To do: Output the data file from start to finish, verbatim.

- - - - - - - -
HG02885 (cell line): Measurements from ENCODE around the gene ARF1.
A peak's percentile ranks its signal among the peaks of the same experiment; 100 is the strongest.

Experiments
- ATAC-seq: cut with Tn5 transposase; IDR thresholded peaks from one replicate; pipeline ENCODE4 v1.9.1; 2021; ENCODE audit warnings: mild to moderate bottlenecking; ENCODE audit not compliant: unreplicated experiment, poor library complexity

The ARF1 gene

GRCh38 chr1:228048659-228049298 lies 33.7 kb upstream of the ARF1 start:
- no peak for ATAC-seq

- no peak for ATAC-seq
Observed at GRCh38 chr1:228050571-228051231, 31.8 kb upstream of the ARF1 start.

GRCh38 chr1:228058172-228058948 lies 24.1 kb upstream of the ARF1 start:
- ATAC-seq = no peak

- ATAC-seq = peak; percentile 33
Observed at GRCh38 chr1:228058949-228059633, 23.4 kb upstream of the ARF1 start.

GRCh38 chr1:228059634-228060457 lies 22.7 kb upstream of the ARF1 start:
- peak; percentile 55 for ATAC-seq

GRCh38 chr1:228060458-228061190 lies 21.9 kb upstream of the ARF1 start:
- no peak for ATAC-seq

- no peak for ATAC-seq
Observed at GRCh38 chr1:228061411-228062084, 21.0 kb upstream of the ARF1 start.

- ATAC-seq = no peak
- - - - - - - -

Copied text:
HG02885 (cell line): Measurements from ENCODE around the gene ARF1.
A peak's percentile ranks its signal among the peaks of the same experiment; 100 is the strongest.

Experiments
- ATAC-seq: cut with Tn5 transposase; IDR thresholded peaks from one replicate; pipeline ENCODE4 v1.9.1; 2021; ENCODE audit warnings: mild to moderate bottlenecking; ENCODE audit not compliant: unreplicated experiment, poor library complexity

The ARF1 gene

GRCh38 chr1:228048659-228049298 lies 33.7 kb upstream of the ARF1 start:
- no peak for ATAC-seq

- no peak for ATAC-seq
Observed at GRCh38 chr1:228050571-228051231, 31.8 kb upstream of the ARF1 start.

GRCh38 chr1:228058172-228058948 lies 24.1 kb upstream of the ARF1 start:
- ATAC-seq = no peak

- ATAC-seq = peak; percentile 33
Observed at GRCh38 chr1:228058949-228059633, 23.4 kb upstream of the ARF1 start.

GRCh38 chr1:228059634-228060457 lies 22.7 kb upstream of the ARF1 start:
- peak; percentile 55 for ATAC-seq

GRCh38 chr1:228060458-228061190 lies 21.9 kb upstream of the ARF1 start:
- no peak for ATAC-seq

- no peak for ATAC-seq
Observed at GRCh38 chr1:228061411-228062084, 21.0 kb upstream of the ARF1 start.

- ATAC-seq = no peak